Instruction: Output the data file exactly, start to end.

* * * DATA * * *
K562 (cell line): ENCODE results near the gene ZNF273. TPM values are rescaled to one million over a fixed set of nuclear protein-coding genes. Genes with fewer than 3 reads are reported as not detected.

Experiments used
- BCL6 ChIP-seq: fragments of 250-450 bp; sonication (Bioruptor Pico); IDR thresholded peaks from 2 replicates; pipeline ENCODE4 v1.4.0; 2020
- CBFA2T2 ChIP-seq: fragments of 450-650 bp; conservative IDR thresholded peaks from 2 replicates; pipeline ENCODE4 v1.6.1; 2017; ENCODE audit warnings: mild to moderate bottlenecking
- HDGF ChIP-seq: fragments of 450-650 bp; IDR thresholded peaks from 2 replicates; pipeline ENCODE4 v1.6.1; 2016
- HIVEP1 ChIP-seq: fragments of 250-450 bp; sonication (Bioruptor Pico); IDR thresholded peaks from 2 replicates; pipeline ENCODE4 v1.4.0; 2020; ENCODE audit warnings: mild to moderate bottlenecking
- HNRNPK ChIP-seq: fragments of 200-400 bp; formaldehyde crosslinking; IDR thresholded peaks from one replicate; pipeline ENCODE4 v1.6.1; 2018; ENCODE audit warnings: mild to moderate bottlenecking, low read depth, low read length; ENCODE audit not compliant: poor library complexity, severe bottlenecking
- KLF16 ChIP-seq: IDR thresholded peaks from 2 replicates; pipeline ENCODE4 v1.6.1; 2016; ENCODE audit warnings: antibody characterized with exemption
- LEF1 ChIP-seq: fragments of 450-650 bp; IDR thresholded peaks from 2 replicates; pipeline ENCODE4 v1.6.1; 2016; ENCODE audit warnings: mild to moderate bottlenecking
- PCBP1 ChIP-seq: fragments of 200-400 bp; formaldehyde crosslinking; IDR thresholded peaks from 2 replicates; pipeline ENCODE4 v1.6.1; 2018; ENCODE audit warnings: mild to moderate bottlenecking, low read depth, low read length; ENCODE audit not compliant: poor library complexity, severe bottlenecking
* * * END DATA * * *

K562 (cell line): ENCODE results near the gene ZNF273. TPM values are rescaled to one million over a fixed set of nuclear protein-coding genes. Genes with fewer than 3 reads are reported as not detected.

Experiments used
- BCL6 ChIP-seq: fragments of 250-450 bp; sonication (Bioruptor Pico); IDR thresholded peaks from 2 replicates; pipeline ENCODE4 v1.4.0; 2020
- CBFA2T2 ChIP-seq: fragments of 450-650 bp; conservative IDR thresholded peaks from 2 replicates; pipeline ENCODE4 v1.6.1; 2017; ENCODE audit warnings: mild to moderate bottlenecking
- HDGF ChIP-seq: fragments of 450-650 bp; IDR thresholded peaks from 2 replicates; pipeline ENCODE4 v1.6.1; 2016
- HIVEP1 ChIP-seq: fragments of 250-450 bp; sonication (Bioruptor Pico); IDR thresholded peaks from 2 replicates; pipeline ENCODE4 v1.4.0; 2020; ENCODE audit warnings: mild to moderate bottlenecking
- HNRNPK ChIP-seq: fragments of 200-400 bp; formaldehyde crosslinking; IDR thresholded peaks from one replicate; pipeline ENCODE4 v1.6.1; 2018; ENCODE audit warnings: mild to moderate bottlenecking, low read depth, low read length; ENCODE audit not compliant: poor library complexity, severe bottlenecking
- KLF16 ChIP-seq: IDR thresholded peaks from 2 replicates; pipeline ENCODE4 v1.6.1; 2016; ENCODE audit warnings: antibody characterized with exemption
- LEF1 ChIP-seq: fragments of 450-650 bp; IDR thresholded peaks from 2 replicates; pipeline ENCODE4 v1.6.1; 2016; ENCODE audit warnings: mild to moderate bottlenecking
- PCBP1 ChIP-seq: fragments of 200-400 bp; formaldehyde crosslinking; IDR thresholded peaks from 2 replicates; pipeline ENCODE4 v1.6.1; 2018; ENCODE audit warnings: mild to moderate bottlenecking, low read depth, low read length; ENCODE audit not compliant: poor library complexity, severe bottlenecking